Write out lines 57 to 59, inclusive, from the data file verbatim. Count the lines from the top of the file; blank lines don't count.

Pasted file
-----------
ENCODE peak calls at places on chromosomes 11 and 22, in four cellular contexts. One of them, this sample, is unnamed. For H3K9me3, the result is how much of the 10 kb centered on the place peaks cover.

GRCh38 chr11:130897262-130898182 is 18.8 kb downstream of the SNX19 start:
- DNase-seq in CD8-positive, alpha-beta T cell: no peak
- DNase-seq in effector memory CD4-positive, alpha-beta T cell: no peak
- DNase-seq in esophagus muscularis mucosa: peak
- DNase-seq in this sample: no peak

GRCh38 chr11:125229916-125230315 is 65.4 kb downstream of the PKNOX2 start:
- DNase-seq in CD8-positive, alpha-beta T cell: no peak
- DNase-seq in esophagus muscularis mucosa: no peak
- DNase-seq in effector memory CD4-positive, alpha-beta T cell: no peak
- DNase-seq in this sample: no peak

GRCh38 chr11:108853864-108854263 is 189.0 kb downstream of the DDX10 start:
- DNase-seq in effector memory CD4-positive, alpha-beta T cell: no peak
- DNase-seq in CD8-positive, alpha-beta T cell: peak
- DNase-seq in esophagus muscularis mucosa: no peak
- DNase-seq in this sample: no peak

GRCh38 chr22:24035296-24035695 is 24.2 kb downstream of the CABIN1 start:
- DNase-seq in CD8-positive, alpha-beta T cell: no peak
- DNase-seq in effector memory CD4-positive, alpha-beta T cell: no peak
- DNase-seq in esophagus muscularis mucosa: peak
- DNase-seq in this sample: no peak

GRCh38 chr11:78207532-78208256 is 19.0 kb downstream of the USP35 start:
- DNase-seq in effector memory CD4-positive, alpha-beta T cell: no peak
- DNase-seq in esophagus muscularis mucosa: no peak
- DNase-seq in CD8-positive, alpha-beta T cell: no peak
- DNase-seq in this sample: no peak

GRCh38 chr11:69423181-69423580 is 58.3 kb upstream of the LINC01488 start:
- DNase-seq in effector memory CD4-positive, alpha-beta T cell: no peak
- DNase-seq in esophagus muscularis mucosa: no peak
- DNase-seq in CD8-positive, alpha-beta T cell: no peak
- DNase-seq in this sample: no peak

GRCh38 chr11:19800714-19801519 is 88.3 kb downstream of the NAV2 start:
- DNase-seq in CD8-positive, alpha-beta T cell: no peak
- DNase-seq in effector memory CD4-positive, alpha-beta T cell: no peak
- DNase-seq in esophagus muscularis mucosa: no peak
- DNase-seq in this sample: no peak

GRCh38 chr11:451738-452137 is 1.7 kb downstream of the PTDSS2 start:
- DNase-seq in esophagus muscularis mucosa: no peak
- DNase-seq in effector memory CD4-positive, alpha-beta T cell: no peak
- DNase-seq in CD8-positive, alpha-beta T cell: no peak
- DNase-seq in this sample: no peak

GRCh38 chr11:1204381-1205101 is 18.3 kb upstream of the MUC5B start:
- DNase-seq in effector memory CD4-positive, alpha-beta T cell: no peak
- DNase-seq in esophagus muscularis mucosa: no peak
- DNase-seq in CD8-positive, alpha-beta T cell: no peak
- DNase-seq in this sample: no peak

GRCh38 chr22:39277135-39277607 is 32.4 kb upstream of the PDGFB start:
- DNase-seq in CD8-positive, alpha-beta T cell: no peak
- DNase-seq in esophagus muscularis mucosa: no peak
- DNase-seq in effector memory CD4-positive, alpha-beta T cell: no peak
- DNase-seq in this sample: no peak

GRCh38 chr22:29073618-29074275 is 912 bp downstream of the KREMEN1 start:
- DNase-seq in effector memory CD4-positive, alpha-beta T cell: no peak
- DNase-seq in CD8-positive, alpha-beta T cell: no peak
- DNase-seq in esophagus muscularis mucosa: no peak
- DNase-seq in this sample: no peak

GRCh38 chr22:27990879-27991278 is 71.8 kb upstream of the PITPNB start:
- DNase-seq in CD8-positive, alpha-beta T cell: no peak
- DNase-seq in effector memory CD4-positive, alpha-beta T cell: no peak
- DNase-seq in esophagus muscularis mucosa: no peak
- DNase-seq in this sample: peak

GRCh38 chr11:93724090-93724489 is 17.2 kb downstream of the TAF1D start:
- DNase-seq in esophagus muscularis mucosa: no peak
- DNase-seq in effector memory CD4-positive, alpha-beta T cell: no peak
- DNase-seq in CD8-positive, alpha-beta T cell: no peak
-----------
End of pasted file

GRCh38 chr22:27990879-27991278 is 71.8 kb upstream of the PITPNB start:
- DNase-seq in CD8-positive, alpha-beta T cell: no peak
- DNase-seq in effector memory CD4-positive, alpha-beta T cell: no peak